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MCGINLEY v. SCOTT (10/11/60)

October 11, 1960

MCGINLEY
v.
SCOTT, APPELLANT.



Appeals, Nos. 392 and 393, Jan. T., 1960, from decree of Court of Common Pleas No. 6 of Philadelphia County, June T., 1960, No. 3718, in case of John P. McGinley v. William Z. Scott et al. Decree vacated and complaint dismissed.

COUNSEL

Anne X. Alpern, Attorney General, for appellants.

Drew J. T. O'Keefe, with him John Ryan, and O'Keefe, Knecht and Ryan, for appellee.

Before Jones, C. J., Bell, Musmanno, Jones, Cohen, Bok and Eagen, JJ.

Author: Jones

[ 401 Pa. Page 313]

OPINION BY MR. CHIEF JUSTICE JONES

These appeals involve a question as to the power of the Pennsylvania State Senate to adopt a resolution at a regular session in an even-numbered year creating a committee of its members for the purpose of making certain specified investigations unrelated to either revenue or appropriations. The 1960 Session of the Pennsylvania Legislature has not yet adjourned sine die but is in recess and is scheduled to reconvene on October 12, 1960.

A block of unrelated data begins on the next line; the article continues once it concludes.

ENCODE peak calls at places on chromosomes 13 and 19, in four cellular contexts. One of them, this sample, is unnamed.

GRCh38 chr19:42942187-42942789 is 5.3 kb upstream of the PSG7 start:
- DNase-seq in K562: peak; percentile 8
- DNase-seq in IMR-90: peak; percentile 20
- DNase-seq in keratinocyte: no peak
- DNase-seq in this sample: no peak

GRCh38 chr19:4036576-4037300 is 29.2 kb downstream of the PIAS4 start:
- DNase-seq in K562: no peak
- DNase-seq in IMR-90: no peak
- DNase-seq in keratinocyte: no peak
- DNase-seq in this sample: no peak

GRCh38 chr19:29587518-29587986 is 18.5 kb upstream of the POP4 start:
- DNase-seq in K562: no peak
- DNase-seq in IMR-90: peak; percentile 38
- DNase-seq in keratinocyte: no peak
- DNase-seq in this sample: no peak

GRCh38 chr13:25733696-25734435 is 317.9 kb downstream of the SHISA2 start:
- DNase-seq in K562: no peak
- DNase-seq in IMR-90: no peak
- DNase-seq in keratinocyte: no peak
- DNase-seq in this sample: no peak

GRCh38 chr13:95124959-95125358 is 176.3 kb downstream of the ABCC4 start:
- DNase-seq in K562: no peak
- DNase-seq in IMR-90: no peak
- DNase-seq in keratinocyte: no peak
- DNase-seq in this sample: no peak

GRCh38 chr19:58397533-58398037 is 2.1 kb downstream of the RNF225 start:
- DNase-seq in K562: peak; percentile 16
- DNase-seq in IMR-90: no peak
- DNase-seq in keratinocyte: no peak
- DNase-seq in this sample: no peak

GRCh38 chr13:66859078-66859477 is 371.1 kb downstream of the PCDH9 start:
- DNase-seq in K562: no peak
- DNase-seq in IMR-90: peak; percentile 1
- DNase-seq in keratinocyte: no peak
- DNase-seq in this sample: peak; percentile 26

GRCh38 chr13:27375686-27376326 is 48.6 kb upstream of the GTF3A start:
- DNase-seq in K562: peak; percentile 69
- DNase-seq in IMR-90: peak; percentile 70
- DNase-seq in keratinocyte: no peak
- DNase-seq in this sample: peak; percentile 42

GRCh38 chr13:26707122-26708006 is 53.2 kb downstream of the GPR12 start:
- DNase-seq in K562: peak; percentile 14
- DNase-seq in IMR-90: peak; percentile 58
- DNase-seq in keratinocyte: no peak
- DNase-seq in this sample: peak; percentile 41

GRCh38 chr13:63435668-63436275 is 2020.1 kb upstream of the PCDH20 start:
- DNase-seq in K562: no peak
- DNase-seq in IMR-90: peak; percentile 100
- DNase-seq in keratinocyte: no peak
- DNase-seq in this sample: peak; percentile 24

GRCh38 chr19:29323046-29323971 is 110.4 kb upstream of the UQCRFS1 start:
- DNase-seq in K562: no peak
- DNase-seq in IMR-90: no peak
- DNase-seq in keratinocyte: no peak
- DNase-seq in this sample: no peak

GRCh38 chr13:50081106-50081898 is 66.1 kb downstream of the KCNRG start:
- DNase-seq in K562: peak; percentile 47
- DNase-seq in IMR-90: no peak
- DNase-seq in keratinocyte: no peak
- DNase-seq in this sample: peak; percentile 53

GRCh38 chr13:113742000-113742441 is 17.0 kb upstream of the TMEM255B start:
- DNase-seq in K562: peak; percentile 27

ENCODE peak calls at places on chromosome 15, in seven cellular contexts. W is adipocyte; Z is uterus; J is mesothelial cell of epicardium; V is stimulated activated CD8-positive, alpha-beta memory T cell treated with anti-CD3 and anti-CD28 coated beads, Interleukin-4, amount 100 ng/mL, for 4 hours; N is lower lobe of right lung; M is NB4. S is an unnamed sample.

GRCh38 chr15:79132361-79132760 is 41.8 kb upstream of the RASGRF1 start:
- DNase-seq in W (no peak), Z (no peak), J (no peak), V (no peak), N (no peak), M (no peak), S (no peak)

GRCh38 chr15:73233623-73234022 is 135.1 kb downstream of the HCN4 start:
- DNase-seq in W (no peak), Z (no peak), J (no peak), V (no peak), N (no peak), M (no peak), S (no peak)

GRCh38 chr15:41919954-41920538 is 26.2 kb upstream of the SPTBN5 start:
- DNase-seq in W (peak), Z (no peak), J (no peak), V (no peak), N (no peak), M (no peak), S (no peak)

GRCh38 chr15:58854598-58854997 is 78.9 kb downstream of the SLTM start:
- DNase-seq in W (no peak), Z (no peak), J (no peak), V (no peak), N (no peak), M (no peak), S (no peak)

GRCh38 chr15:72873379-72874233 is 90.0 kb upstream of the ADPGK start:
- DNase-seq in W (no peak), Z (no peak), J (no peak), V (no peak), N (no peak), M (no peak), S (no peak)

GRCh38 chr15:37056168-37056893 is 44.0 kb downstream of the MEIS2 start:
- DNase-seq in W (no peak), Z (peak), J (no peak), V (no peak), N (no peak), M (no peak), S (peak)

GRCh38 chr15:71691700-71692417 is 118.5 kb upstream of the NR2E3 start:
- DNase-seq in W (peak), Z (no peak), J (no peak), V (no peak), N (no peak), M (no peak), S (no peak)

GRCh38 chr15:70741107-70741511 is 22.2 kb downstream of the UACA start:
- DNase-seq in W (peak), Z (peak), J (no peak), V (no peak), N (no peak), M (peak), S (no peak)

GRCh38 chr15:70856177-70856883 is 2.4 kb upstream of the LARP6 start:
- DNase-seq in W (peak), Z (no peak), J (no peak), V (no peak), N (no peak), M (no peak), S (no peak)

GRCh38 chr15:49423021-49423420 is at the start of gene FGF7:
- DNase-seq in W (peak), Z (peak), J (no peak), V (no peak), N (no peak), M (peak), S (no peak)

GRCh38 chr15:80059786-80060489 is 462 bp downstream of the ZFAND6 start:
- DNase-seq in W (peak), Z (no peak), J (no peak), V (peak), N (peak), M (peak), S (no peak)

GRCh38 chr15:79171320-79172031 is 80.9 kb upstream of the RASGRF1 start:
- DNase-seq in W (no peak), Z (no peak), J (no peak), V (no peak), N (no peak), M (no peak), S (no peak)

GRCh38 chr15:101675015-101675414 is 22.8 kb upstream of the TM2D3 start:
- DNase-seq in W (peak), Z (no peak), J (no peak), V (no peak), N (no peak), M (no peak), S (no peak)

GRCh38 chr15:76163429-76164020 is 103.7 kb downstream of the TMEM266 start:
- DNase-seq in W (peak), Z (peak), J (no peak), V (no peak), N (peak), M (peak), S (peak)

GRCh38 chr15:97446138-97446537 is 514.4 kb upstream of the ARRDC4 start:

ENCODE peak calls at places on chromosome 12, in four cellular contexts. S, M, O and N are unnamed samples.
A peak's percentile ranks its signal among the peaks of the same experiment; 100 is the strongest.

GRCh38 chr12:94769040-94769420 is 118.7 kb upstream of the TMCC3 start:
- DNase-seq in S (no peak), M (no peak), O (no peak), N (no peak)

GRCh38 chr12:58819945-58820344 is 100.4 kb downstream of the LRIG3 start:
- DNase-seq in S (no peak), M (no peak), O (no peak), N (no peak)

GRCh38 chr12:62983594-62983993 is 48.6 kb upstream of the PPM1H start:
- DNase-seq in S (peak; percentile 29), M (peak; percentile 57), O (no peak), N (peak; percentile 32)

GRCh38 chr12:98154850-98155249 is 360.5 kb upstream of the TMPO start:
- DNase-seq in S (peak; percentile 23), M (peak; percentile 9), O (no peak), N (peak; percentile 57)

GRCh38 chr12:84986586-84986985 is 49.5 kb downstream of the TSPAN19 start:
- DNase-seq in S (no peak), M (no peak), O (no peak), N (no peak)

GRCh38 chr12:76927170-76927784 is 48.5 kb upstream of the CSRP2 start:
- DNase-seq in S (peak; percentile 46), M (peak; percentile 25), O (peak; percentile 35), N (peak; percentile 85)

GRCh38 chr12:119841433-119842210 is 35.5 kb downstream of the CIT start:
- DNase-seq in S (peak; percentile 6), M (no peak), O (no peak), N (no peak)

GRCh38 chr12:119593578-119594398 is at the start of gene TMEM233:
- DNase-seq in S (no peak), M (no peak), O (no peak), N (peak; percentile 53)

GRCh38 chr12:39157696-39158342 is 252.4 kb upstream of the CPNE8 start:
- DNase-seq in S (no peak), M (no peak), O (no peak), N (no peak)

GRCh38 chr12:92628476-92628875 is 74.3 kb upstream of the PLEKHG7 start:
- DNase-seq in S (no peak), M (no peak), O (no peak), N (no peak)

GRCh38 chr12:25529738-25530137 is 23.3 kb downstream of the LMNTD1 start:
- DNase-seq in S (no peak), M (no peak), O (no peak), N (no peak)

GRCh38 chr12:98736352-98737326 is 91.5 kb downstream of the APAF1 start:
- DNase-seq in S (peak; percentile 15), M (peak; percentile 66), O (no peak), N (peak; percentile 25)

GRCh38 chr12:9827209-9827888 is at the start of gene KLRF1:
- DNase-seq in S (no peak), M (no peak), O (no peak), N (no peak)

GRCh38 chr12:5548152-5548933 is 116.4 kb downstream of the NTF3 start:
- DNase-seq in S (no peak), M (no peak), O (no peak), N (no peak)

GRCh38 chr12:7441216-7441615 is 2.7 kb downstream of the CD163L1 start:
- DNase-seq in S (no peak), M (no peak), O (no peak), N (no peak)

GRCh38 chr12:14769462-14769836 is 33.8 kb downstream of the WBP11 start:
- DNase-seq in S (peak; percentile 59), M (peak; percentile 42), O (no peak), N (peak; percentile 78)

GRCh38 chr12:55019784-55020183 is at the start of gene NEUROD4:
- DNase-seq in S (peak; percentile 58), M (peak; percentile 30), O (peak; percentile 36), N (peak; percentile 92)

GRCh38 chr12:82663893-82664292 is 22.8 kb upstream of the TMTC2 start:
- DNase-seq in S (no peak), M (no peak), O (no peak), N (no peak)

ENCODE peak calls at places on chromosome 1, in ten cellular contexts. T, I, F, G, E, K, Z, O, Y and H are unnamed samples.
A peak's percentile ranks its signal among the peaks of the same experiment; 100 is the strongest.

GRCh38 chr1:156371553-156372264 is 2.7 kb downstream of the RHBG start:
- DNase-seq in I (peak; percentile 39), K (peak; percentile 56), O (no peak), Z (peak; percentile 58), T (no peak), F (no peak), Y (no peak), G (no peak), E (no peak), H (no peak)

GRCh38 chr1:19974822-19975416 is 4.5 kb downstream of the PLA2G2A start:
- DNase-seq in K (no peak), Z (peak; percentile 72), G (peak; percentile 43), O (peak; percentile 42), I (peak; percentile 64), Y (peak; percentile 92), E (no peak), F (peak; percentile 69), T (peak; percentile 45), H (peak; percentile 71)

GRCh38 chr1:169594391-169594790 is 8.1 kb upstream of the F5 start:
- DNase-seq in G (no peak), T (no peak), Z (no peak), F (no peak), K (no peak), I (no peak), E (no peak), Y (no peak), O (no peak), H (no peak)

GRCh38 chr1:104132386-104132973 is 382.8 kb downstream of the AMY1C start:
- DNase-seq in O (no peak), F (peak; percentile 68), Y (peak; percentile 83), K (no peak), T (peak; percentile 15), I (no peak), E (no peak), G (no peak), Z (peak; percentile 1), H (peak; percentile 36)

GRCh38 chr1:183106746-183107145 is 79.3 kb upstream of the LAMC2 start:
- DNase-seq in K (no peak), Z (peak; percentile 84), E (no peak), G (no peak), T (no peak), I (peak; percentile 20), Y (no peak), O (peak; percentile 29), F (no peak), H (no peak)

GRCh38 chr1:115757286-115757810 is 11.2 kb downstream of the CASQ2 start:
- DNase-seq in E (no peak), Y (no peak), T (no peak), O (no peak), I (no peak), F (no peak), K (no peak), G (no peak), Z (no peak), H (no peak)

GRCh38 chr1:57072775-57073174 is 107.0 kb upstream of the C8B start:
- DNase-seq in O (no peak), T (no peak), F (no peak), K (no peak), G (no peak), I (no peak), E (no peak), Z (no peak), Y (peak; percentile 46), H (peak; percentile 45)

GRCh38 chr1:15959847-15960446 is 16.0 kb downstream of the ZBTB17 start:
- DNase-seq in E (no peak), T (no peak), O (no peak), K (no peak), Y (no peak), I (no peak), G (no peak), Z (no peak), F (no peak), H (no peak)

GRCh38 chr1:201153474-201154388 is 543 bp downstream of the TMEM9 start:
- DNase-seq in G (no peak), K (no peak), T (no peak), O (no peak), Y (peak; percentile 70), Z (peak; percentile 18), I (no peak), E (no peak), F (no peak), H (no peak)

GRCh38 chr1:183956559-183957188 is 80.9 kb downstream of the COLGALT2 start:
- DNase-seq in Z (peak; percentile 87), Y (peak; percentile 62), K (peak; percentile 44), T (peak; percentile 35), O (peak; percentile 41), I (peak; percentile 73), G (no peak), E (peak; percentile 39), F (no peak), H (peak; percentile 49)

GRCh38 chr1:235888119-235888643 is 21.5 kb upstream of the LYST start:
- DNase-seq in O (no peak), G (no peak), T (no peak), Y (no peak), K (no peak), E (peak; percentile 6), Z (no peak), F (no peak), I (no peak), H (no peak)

After the House of Representatives had recessed on June 17, 1960, the Senate adopted a resolution providing for the appointment of a committee of five of its members for the purpose of conducting an investigation into alleged election law frauds in Philadelphia and the conduct of the district attorney of Philadelphia County in respect of such putative offenses.*fn1 The

[ 401 Pa. Page 314]